‘Every violation of visa norm cannot possibly lead to banning a person from entering into the country unless there is material to show that the person concerned acted in a manner which was inimical to our national interest.’
Directing the immigration authorities to reconsider the decision to ‘blacklist’ an OCI cardholder, the Delhi High Court has observed that every violation of visa norm cannot possibly lead to banning a person from entering into the country unless there is material to show that the person concerned acted in a manner which was inimical to our national interest.
It is to be borne in mind that profiling a person solely on the basis of the religion he or she practices is contrary to our constitutional creed, Justice Rajiv Shakdher observed while disposing a plea by Mohammad Abdul Moyeed who contended that he was questioned about his religion by the immigration officer on his arrival at Hyderabad Airport and he was forced to take the next flight out of Hyderabad, albeit, to Canada.
According to Mohammad Abdul Moyeed, a Canadian citizen, he had come to India after receiving information that one of his sons, who is differently abled, was seriously ill. When he reached the immigration barrier at RGI Airport, he was accosted by an immigration officer, who told him that he would have to return to Canada as the Government of India had banned his entry into India. He was then forced to take flight back to Canada.
After both the CPIO and the Appellate Authority rejected his RTI application seeking reasons for banning his entry in India, he approached the high court. Before the high court, the authorities, apart from contending that the writ petition is not maintainable, stated that his entry into India was banned on the recommendation of SP, Mewat, Haryana, as he had violated visa norms. It also said, during his previous visit, he visited mosques and interacted with local Muslim people in Mewat district, Haryana, to propagate “Tabligh-e-Jamath” ideology and since he had entered India on a tourist visa, he could not have undertaken the said activity.
Refuting this, Abdul Moyeed contended that he attended the Tabligh-e-Jamath for self-discipline and self-reformation and meditation and he did neither indulge in Tabligh activity nor wanted to train in Tabligh work.
The judge, perusing the memorandum submitted by the authorities, observed: “Second, this very memorandum also shows that three things have been put against him. First, he visited various important mosques in Indian cities for Tabligh activities to strengthen Islamic brotherhood. Second, it was noticed that he believed in orthodox Islam with an intention to propagate that Muslims should unite and should fight against western countries and the USA. Third, he may be involved in arranging funds for anti-national groups. A plain reading of these assertions made in the said memorandum show that they are nebulous and based on surmises, at least, at this stage. The only factual aspect qua which, perhaps, there is little room for denial is that the petitioner visited certain mosques where Tabligh work was carried out. The other aspects which are suggested in the memorandum do not follow as has been, presently, sought to be portrayed by the respondents. At least, I was not shown any material which would demonstrate that the petitioner wanted to propagate the idea of Muslims uniting and fighting against the western countries and USA or that he was involved in arranging funds for anti-national groups. What has to be kept in mind is that the petitioner is residing in Canada and that if he was indulging in propagating the idea of uniting Muslims to fight against the western countries and the USA surely the Canadian authorities would have taken note of these aspects. The petitioner seems to be moving around like any other free citizen of Canada.”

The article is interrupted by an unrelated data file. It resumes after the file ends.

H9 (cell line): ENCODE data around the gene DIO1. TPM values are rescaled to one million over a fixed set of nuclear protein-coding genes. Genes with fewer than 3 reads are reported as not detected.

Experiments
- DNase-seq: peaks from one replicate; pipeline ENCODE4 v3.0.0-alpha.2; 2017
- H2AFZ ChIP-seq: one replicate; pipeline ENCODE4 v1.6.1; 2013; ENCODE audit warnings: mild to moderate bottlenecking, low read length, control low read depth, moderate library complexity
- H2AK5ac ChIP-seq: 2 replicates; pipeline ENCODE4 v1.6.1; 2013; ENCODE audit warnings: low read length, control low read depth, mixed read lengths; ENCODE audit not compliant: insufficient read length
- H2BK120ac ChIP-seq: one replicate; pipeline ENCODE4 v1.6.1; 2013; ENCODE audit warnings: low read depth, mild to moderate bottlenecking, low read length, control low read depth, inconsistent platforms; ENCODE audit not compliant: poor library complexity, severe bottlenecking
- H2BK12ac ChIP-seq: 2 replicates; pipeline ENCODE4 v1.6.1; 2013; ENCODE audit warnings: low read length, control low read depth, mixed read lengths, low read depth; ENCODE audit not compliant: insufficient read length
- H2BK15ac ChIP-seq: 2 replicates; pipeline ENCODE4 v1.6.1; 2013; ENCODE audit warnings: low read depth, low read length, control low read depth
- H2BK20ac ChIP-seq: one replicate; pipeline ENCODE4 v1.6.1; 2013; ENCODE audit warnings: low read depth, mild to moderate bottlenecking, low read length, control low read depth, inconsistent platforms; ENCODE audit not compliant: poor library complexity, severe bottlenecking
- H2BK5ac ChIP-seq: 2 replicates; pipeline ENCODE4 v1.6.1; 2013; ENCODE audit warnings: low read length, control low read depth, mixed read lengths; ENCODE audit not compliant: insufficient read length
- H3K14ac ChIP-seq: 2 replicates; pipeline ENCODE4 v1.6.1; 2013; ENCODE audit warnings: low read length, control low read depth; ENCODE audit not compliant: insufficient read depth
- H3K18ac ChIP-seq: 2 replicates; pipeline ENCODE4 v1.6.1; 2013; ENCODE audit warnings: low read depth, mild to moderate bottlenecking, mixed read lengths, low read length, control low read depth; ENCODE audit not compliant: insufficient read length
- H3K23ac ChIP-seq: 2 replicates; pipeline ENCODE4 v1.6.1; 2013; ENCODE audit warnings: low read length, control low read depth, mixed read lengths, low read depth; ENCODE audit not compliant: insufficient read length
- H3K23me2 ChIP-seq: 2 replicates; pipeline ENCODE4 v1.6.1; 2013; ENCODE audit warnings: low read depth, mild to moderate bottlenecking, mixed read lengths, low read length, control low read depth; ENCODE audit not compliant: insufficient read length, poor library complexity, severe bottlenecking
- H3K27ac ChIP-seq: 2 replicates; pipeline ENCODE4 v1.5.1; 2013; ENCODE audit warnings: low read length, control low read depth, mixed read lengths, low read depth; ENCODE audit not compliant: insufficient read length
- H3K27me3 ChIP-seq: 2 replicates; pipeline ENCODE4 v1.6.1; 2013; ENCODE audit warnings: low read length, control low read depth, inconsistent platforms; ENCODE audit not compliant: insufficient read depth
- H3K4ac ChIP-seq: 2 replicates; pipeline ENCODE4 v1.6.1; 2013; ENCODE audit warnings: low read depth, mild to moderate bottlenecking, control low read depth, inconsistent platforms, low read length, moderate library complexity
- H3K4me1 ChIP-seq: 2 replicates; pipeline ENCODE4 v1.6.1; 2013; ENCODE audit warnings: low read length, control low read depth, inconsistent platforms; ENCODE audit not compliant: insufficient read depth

The court also observed that he was issued an OCI Card in 2006 which remains valid and it has not been cancelled till date. It also noted that the SP, Mewat, Haryana, apart from saying that the petitioner took part in Tabligh work did not insinuate or suggest that he wanted to unite the Muslims and have them fight against the Western countries and the USA or that he was involved in arranging funds for anti-national groups. “Because, if that was the case, surely the Central Government would have stepped in and exercised its powers under Section 7D of the 1955 Act to seek cancellation of the petitioner's OCI registration,” the court said.
The court further observed that the authorities did not afford him any opportunity to explain his stand. Directing the authorities to give a personal hearing to him, the court said: “While reconsidering their decision the respondents will also take into account the family status of the petitioner, his status in the Canadian society, his track record of having claimed no involvement whatsoever in any criminal activity and his general reputation amongst the members of his community who reside in India.”
Justice Rajiv Shakdher further remarked: “Every violation of visa norm cannot possibly lead to banning a person from entering into the country unless there is material to show that the person concerned acted in a manner which was inimical to our national interest. As noted above, in this case no such material was placed before me. It is to be borne in mind that profiling a person solely on the basis of the religion he or she practices is contrary to our constitutional creed.”